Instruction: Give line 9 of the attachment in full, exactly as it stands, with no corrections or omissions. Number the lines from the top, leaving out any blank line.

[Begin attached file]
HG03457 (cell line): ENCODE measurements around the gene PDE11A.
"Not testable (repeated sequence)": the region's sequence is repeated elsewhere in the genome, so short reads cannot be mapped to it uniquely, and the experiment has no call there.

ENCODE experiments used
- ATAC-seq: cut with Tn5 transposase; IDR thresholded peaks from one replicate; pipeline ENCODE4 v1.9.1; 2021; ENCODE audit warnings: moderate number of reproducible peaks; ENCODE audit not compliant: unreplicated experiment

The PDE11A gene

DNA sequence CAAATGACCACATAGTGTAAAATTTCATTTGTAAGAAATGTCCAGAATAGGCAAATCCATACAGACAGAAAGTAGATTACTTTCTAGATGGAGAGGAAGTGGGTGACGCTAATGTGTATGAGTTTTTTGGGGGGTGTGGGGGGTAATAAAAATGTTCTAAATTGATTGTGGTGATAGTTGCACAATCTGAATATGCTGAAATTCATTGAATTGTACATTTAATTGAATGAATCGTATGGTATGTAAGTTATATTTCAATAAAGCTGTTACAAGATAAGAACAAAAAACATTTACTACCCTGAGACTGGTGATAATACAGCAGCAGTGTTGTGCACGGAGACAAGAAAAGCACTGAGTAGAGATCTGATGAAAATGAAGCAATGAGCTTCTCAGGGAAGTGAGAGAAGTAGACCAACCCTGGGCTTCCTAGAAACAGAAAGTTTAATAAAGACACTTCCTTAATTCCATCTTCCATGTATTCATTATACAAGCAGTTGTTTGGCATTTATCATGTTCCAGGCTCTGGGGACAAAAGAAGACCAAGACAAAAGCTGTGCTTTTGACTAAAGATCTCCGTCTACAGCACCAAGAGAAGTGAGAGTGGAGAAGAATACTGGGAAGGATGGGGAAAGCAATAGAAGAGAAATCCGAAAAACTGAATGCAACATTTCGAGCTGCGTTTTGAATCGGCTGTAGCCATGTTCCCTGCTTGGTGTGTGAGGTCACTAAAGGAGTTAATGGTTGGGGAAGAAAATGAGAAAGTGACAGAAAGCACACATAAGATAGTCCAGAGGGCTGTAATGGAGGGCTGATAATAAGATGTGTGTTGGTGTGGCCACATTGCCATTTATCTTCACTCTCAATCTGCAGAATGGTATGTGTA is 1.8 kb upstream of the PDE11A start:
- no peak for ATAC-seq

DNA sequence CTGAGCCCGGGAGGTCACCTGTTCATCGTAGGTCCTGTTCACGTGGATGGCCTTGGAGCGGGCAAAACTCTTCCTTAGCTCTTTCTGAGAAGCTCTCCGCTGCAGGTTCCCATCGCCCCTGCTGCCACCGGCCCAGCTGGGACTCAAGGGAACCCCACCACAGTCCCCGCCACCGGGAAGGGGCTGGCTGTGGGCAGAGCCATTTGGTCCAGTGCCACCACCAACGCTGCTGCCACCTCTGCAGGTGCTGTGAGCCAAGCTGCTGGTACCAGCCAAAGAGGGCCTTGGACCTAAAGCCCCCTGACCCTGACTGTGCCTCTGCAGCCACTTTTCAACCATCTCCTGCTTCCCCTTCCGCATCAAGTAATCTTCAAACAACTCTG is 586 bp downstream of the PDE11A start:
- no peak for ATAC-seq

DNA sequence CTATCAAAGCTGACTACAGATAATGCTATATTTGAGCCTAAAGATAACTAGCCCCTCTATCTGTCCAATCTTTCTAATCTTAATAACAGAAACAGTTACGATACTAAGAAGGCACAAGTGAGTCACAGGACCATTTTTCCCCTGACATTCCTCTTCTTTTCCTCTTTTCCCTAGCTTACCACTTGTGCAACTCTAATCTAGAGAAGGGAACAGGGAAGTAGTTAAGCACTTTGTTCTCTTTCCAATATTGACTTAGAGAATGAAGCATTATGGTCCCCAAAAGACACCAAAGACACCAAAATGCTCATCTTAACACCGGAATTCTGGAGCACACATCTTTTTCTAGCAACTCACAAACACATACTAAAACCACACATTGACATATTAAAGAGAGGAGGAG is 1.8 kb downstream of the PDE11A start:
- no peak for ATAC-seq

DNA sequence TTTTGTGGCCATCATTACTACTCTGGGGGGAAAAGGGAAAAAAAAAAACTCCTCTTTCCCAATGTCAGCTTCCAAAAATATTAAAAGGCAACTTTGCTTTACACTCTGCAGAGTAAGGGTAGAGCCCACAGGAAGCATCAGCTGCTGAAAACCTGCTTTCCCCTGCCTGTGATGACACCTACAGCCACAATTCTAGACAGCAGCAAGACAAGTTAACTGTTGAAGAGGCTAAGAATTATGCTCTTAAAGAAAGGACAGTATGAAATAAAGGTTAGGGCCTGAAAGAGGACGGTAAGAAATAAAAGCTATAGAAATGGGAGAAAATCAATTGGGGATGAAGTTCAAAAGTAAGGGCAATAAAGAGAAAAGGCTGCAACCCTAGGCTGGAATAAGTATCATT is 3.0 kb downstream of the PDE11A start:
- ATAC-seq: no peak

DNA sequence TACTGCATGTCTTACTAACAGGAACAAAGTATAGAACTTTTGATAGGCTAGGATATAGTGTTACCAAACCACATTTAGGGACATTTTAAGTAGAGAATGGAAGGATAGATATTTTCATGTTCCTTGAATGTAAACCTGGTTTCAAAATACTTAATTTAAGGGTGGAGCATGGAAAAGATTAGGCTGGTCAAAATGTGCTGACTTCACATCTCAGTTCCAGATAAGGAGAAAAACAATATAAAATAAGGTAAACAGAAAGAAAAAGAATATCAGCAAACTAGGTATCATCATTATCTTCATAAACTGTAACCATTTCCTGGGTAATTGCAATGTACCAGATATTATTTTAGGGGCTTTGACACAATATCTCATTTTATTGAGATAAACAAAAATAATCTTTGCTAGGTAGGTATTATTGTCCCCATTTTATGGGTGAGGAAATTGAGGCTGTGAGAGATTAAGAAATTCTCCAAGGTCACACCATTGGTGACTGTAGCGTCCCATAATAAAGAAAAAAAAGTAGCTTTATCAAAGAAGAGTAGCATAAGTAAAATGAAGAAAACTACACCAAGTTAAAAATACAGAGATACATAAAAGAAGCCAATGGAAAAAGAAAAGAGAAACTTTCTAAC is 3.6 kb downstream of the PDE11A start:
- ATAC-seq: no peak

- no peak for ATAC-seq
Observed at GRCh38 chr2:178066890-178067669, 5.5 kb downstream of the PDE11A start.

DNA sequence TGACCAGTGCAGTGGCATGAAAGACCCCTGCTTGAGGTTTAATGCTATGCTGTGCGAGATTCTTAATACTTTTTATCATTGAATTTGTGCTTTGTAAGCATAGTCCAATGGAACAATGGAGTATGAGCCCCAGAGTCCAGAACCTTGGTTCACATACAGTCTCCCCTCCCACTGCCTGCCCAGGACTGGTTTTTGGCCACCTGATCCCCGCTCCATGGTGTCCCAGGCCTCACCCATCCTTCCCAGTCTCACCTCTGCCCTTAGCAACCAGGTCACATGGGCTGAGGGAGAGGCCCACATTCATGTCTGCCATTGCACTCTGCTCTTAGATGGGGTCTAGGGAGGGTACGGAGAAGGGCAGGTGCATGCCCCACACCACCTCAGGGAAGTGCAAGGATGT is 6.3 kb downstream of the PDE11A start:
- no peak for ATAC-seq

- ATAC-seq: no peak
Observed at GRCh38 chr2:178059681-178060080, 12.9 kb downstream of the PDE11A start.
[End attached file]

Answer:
- no peak for ATAC-seq